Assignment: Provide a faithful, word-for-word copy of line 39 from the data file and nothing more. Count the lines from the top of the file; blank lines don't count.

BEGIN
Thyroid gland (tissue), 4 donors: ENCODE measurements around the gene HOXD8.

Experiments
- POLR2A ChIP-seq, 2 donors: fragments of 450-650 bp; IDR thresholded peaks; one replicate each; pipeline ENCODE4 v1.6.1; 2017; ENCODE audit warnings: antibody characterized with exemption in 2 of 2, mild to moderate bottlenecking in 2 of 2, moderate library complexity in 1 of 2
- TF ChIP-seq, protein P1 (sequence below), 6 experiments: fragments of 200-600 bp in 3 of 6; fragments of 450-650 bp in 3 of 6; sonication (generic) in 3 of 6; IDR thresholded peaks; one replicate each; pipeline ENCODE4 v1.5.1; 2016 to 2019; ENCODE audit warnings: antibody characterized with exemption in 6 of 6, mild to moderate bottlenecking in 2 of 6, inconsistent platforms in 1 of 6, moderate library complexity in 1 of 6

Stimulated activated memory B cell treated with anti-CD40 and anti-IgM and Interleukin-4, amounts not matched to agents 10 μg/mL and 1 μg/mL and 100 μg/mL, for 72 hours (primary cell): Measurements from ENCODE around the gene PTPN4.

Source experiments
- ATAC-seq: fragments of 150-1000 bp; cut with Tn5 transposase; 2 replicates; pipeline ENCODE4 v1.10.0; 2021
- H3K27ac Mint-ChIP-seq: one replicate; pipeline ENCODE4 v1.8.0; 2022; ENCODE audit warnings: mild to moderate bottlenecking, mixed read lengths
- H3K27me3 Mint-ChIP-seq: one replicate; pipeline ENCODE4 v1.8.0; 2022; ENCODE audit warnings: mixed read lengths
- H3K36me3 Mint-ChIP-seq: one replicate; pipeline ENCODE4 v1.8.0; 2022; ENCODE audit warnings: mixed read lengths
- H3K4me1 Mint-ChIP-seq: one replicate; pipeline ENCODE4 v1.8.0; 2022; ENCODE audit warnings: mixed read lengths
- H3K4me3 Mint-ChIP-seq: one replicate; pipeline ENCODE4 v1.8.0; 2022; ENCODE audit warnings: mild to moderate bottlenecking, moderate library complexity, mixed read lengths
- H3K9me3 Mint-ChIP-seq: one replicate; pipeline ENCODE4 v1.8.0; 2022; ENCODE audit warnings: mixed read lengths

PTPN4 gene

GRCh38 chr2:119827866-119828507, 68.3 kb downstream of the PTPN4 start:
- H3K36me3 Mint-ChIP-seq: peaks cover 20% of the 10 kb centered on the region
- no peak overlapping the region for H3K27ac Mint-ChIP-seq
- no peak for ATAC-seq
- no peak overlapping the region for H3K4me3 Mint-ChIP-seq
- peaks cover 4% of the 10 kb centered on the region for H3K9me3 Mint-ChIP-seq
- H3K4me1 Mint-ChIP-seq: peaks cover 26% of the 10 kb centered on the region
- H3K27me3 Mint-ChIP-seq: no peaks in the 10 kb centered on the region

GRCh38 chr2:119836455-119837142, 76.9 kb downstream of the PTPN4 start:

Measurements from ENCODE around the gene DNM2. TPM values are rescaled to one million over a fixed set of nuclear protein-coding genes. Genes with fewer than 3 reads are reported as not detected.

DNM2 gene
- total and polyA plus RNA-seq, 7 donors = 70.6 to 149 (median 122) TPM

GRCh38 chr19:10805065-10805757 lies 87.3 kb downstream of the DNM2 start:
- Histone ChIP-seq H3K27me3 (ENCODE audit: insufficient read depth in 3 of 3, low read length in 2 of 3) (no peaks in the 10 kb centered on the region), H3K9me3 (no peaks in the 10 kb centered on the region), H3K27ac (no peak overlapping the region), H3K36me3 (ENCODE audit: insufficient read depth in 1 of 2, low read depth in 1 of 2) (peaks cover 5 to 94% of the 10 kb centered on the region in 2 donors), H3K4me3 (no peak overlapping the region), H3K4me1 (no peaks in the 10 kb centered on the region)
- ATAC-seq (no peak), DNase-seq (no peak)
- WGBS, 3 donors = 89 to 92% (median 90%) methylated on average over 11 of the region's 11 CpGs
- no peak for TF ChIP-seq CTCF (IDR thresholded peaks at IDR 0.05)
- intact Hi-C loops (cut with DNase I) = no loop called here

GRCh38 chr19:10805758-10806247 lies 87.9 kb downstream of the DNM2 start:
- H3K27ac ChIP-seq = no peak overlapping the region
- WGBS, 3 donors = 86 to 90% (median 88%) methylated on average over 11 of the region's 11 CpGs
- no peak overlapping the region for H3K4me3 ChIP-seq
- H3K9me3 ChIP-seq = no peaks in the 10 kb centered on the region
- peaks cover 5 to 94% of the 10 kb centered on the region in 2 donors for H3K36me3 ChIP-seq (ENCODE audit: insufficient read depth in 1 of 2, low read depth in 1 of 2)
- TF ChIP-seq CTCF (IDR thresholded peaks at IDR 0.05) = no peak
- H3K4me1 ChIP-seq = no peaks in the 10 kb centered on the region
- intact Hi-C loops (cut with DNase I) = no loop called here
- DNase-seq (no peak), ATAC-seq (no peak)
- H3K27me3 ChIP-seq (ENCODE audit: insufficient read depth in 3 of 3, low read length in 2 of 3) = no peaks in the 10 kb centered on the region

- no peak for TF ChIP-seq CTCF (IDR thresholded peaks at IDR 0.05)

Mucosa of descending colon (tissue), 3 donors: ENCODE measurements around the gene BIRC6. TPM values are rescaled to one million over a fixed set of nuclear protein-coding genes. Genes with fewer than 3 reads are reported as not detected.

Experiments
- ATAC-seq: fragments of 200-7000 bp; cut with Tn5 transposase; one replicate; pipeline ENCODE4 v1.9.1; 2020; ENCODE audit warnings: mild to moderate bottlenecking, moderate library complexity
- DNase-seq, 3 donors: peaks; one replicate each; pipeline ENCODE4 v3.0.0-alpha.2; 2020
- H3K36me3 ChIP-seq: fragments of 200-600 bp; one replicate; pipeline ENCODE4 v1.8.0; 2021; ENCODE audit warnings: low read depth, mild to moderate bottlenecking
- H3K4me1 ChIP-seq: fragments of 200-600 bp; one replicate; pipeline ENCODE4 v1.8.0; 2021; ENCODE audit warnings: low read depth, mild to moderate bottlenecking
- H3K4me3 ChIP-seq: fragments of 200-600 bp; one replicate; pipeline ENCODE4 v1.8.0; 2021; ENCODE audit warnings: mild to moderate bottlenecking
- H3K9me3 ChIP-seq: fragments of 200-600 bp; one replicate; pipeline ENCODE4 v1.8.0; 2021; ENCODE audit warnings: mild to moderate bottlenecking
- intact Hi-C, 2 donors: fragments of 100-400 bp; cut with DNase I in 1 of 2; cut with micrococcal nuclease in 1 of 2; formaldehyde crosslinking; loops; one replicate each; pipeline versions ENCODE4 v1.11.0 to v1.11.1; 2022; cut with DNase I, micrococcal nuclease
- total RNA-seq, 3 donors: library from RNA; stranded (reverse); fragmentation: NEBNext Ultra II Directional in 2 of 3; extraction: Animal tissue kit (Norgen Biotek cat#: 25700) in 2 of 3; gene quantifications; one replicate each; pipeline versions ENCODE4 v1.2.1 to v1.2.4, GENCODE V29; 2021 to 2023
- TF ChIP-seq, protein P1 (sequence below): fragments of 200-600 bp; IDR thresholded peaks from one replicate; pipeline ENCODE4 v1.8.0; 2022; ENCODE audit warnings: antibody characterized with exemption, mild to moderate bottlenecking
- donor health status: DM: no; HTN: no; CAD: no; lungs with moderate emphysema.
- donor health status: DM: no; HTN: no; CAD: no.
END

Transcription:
- TF ChIP-seq CTCF (IDR thresholded peaks at IDR 0.05) = no peak